With my writing reduced to feeding timetables for the baby and random jottings in my diary, and my reading very herratic (from 3am to 3.15am?), I doubt 2014 will be a great year for finishing lots of new books. Instead, I’m re-reading and I’m still getting used to my new Kindle, which gives me access to a great number of free classics. I have always complained that I read far too few classics, right? So, this is apparently the time to correct that.
I first downloaded these titles:
- Wives and Daughters by Elizabeth Gaskell (apparently I’ve tried to read it 10 years ago but it failed to make an impression on me. Now here’s the second chance)
- Sheridan Le Fanu, Uncle Silas (because his gothic Carmilla was very good in my memory)
- The return of Sherlock Holmes by Conan Doyle (it’s actually a re-read from my teens and the only way I figured to make myself wait for the next Benedict Cumberbatch’s episode)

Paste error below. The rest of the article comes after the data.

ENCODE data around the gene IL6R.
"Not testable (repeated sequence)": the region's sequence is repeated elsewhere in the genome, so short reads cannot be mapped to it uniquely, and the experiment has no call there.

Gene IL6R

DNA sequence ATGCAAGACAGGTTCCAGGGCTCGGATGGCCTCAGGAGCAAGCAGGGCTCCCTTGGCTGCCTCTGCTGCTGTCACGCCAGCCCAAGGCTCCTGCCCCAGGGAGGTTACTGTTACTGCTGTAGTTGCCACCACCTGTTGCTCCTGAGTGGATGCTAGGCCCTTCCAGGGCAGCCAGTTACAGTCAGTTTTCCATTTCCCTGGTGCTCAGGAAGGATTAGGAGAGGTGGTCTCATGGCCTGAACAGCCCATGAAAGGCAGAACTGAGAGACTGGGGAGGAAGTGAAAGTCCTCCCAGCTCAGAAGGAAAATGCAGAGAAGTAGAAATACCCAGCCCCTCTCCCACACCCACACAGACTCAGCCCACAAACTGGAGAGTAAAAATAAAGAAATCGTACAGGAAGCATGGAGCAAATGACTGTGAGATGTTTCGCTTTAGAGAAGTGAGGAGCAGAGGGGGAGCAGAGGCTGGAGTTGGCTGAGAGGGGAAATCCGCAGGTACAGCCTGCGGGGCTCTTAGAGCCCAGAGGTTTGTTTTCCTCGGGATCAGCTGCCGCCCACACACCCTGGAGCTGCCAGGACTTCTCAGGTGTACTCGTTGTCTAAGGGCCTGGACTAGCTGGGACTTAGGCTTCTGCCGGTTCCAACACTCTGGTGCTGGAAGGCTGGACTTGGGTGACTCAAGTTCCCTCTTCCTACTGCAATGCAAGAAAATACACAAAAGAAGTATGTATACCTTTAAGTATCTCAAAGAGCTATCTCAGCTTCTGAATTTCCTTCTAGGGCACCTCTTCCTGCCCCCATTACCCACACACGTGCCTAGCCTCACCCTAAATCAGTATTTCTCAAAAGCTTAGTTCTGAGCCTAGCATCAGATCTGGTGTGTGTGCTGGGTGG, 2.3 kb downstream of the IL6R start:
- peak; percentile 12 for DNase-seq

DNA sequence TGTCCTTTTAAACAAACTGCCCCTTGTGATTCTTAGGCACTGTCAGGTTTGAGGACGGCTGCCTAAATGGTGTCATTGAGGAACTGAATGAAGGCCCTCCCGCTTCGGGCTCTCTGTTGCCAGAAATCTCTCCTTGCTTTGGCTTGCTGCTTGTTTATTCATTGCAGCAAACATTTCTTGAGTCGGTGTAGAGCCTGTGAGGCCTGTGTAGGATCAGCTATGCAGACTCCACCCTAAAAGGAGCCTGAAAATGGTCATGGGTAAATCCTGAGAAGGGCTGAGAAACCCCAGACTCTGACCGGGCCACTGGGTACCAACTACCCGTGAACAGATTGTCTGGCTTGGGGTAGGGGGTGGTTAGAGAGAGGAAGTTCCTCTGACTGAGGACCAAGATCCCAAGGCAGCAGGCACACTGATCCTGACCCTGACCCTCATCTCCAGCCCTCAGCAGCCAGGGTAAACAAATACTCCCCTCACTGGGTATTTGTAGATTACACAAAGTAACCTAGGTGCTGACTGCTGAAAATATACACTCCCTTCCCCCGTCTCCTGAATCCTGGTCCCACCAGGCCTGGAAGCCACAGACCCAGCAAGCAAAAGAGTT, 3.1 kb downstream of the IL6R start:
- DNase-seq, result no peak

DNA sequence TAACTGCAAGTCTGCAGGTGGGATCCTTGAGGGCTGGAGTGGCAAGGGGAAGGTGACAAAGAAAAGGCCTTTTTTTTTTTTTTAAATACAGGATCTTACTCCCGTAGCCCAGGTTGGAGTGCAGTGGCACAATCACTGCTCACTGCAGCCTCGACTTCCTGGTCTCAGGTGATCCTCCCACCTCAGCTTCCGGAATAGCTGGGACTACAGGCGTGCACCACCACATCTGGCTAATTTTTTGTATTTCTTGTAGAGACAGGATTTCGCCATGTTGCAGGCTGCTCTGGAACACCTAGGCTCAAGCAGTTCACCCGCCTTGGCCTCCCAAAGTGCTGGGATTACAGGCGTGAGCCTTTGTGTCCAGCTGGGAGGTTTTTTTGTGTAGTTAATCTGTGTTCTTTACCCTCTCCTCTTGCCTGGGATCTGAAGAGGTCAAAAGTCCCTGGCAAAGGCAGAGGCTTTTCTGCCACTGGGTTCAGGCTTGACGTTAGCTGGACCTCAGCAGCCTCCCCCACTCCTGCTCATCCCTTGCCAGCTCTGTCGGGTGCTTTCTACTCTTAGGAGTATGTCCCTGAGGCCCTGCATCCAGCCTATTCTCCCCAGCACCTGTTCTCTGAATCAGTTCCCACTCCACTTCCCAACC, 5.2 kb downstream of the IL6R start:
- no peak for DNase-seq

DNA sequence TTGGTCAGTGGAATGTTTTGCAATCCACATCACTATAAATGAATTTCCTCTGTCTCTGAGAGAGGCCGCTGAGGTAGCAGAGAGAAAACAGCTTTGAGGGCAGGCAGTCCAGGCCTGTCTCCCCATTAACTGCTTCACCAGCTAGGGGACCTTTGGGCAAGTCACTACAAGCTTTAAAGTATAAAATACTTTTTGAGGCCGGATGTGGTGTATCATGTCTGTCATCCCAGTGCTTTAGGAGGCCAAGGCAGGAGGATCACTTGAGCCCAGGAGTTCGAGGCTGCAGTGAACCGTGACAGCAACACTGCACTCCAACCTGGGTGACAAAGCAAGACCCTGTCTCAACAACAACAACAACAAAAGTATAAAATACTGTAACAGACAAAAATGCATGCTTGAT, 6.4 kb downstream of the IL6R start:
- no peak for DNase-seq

Then I got a little bit more adventurous and remembered that Freud was now in the public domain. But not so much his translations! (and don’t ask me to read Freud in his original German). So I bagged those available in English: Totem and Taboo (I think I’ve read it in my teens, but in the pre-internet age, things were foggy, remember?), The general introduction to Psychoanalysis (a re-read too) and Reflection on War and death (which I’m 80% positive I’ve not read yet).
Then I wanted to have something easy and entertaining in French and I downloaded swashbuckling classics: Les Pardaillan from Michel Zevaco (I was in love with that Pardaillan when I was, like, 12) and 20 Years After, the sequel to the Dumas’ Musketeers series which I’d so much enjoyed a while back.
As you can see, I have a lot of reading ahead of me. I guess the Kindle’s empty shelves make my book lust even worse than normal. And to my own surprise, the one that kept me most awake and interested so far is Le Fanu. I’ll report whenever Baby Titus will allow.